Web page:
If contraception had not been available at school, she feels there is no way she would have gone to the doctors or to the chemist to get contraception and therefore would not have given into the pressure she was under. She subsequently ended the relationship with her boyfriend and has carried the regret of not waiting ever since.

I am deeply concerned that people who are strangers to our children are able to give them contraception without the consent of their parents and without our children being able to fully understand the possible consequences of what they are doing. Sex is a life-changing and a life bringing act. There is no condom on earth that will protect a child from a bad reputation or a broken heart, or prevent regret. . .

Sex education in schools needs to be looked at in conjunction with the sexualisation of children. It amazes me how the government makes decisions that are only serving to fragment the family further and further, and destroying society's foundations.

Although the Government has said that it has no plans to change the law on sex education, it is under pressure from both MPs and peers to make sex education compulsory from the beginning of primary school and to remove or limit the right of parents to withdraw their children from sex education lessons.

People have just until the end of the month to take part in the Department of Education's consultation on PSHE (personal, social, health and economic) education, including sex and relationships education. They can point out, if they wish, that sex education should not be compulsory in primary schools and all schools should be free to decide how sex education is provided in consultation with parents.

Details of the consultation can be found here. A briefing paper can be found here. Responses must be received by November 30.

Friday, November 04, 2011

'Instability and uncertainty' in the Middle East

New rumours of an imminent Israeli strike against nuclear installations in Iran were flying everywhere this week, fuelled by Israeli Prime Minister Netanyahu's speaking to the Israeli Government about the threat from Iran, a rush of activity by Israel's military forces and the US publicly seeking to dissuade Israel from making the first strike.

Then it was said that the US was organising an attempt by the US, Britain and Israel to persuade Iran that an attack could become a reality if Iran does not give up its drive for a nuclear weapon. It is reported that soon Iran will have all its nuclear facilities deep underground where they will be invulnerable to attack.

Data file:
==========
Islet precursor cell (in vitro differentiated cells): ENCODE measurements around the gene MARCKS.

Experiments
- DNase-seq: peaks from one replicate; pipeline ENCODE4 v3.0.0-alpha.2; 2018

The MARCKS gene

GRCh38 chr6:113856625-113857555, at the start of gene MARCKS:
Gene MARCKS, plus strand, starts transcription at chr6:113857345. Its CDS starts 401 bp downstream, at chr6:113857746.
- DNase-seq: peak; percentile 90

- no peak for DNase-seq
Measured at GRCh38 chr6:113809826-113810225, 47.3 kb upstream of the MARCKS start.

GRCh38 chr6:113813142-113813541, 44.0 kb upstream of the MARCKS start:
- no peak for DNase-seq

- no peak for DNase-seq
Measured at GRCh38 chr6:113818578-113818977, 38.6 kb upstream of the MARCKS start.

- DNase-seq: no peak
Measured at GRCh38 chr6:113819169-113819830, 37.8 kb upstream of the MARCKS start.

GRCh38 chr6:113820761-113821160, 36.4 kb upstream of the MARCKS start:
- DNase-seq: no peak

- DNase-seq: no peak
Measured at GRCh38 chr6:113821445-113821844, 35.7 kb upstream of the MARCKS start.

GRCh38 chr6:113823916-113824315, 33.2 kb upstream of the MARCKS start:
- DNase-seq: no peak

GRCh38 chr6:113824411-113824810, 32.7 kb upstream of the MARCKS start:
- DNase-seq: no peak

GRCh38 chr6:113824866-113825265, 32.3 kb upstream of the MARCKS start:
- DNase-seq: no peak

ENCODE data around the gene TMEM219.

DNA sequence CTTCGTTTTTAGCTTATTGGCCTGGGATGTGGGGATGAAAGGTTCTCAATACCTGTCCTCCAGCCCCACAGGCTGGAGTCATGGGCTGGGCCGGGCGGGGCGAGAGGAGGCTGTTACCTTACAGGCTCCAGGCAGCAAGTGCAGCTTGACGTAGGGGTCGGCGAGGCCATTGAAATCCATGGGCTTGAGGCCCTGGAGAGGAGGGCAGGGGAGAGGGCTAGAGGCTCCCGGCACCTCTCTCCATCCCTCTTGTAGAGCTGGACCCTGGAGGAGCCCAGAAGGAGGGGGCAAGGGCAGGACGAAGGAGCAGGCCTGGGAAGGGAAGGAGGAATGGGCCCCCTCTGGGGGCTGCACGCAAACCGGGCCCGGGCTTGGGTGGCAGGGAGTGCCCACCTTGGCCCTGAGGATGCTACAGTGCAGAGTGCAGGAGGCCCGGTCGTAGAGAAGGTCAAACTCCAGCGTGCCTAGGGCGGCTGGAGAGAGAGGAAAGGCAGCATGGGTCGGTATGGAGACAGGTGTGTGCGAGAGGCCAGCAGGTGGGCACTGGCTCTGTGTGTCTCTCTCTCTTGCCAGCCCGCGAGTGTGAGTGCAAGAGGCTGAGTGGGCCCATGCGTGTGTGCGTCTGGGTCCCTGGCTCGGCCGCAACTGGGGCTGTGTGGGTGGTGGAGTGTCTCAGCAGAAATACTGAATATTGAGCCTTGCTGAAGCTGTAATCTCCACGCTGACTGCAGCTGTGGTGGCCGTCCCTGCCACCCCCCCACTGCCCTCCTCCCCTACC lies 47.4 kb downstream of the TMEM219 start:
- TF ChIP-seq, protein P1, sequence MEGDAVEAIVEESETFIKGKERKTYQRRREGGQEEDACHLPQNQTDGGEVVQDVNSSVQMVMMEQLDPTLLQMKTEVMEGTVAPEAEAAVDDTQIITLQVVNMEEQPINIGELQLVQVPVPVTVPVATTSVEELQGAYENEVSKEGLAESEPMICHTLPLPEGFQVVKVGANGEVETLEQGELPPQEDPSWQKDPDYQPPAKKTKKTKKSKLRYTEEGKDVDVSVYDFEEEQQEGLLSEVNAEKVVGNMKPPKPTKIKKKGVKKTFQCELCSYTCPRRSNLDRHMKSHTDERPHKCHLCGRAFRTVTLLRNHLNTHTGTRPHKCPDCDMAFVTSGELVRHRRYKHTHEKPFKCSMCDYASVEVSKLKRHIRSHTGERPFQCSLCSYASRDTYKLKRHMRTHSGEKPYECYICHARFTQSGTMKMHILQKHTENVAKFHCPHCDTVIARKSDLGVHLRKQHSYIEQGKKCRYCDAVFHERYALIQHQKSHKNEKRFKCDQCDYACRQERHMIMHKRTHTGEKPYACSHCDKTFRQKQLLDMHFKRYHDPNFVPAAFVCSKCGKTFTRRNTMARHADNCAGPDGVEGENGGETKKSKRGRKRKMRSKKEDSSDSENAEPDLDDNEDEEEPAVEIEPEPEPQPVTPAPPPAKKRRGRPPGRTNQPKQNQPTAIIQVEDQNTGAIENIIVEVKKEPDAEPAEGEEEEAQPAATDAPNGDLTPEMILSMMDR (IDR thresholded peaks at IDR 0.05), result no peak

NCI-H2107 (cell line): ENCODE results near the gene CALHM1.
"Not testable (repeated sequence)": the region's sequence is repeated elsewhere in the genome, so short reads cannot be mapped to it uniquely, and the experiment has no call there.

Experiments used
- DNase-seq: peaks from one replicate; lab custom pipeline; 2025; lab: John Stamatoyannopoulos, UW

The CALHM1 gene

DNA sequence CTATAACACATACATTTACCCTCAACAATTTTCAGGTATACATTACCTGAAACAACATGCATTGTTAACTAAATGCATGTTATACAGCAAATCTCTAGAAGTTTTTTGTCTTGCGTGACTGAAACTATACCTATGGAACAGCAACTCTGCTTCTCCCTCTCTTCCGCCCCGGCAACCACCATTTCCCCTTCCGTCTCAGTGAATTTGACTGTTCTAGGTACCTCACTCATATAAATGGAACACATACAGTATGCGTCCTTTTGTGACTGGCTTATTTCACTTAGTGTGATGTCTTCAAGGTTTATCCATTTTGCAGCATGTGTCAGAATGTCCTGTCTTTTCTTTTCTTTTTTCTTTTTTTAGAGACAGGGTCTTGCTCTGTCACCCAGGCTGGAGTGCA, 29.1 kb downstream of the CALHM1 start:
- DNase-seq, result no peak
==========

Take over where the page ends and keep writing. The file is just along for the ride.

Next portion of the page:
Finally, it was suggested that Israel is preparing to defend itself against the fallout from a possible US-backed NATO attack on Syria aimed at deposing Syria's President Assad. Assad has threatened that if Syria is attacked he will attack Israel, creating a wider conflict that would make it more difficult to topple his regime. Syria has tens of thousands of missiles capable of striking anywhere in Israel.

The Iranian-backed Hezbollah in Lebanon similarly has tens of thousands of rockets ready for use against Israel; Hamas terrorists, sworn to Israel's destruction, are armed to the teeth in Gaza.

"If I had to summarise what will happen in our region, I would use two terms: instability and uncertainty," Prime Minister Netanyahu told his parliamentary colleagues on Monday.

Palestinians in Gaza fired a barrage of rockets at civilian targets in southern Israel in the past week, with 35 missiles falling in one day. They were using a Grad multiple rocket launcher believed brought from Libya. They are reported to have obtained others from the same place.

From the time the alarm sounds, Israelis have just 15 seconds to find shelter. Young children are particularly liable to emotional damage from the constant threat of incoming missiles.

There have been some remarkable escapes from death and injury in rocket attacks. One school has been turned into a makeshift synagogue for Sabbath services every Saturday for 40 years. Last Saturday the man whose job it was to open up was in hospital, so there was no service. When it would normally have been busy, the empty school was hit.

"It was a miracle," said one congregant. "People should come to see what a great miracle it was."

Others were not so fortunate. One man was killed and others injured.